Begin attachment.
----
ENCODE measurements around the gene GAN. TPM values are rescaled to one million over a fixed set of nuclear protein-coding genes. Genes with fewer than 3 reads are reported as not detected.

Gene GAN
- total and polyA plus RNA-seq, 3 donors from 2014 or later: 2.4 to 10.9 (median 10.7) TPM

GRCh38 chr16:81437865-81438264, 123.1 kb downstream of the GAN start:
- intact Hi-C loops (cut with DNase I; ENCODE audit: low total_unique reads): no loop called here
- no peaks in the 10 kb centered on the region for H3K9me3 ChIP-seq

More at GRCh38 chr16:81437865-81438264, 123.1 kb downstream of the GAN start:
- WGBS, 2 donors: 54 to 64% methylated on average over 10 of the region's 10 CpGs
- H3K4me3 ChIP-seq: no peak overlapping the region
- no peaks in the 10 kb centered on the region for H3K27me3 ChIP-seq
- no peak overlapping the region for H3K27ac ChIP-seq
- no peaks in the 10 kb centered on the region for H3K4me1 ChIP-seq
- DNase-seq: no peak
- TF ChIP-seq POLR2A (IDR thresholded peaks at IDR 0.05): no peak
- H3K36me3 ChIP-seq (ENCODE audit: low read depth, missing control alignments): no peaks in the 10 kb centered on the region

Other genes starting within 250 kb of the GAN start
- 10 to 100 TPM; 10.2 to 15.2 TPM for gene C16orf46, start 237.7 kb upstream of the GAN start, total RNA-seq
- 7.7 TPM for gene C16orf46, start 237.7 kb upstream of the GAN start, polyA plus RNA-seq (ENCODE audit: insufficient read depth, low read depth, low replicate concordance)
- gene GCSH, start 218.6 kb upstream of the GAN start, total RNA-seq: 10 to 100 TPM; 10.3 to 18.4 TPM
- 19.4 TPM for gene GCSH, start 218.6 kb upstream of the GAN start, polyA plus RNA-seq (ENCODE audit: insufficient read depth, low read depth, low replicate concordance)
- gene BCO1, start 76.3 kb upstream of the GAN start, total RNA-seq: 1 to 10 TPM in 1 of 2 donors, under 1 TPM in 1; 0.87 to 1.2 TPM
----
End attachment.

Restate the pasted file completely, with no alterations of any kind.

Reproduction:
ENCODE measurements around the gene GAN. TPM values are rescaled to one million over a fixed set of nuclear protein-coding genes. Genes with fewer than 3 reads are reported as not detected.

Gene GAN
- total and polyA plus RNA-seq, 3 donors from 2014 or later: 2.4 to 10.9 (median 10.7) TPM

GRCh38 chr16:81437865-81438264, 123.1 kb downstream of the GAN start:
- intact Hi-C loops (cut with DNase I; ENCODE audit: low total_unique reads): no loop called here
- no peaks in the 10 kb centered on the region for H3K9me3 ChIP-seq

More at GRCh38 chr16:81437865-81438264, 123.1 kb downstream of the GAN start:
- WGBS, 2 donors: 54 to 64% methylated on average over 10 of the region's 10 CpGs
- H3K4me3 ChIP-seq: no peak overlapping the region
- no peaks in the 10 kb centered on the region for H3K27me3 ChIP-seq
- no peak overlapping the region for H3K27ac ChIP-seq
- no peaks in the 10 kb centered on the region for H3K4me1 ChIP-seq
- DNase-seq: no peak
- TF ChIP-seq POLR2A (IDR thresholded peaks at IDR 0.05): no peak
- H3K36me3 ChIP-seq (ENCODE audit: low read depth, missing control alignments): no peaks in the 10 kb centered on the region

Other genes starting within 250 kb of the GAN start
- 10 to 100 TPM; 10.2 to 15.2 TPM for gene C16orf46, start 237.7 kb upstream of the GAN start, total RNA-seq
- 7.7 TPM for gene C16orf46, start 237.7 kb upstream of the GAN start, polyA plus RNA-seq (ENCODE audit: insufficient read depth, low read depth, low replicate concordance)
- gene GCSH, start 218.6 kb upstream of the GAN start, total RNA-seq: 10 to 100 TPM; 10.3 to 18.4 TPM
- 19.4 TPM for gene GCSH, start 218.6 kb upstream of the GAN start, polyA plus RNA-seq (ENCODE audit: insufficient read depth, low read depth, low replicate concordance)
- gene BCO1, start 76.3 kb upstream of the GAN start, total RNA-seq: 1 to 10 TPM in 1 of 2 donors, under 1 TPM in 1; 0.87 to 1.2 TPM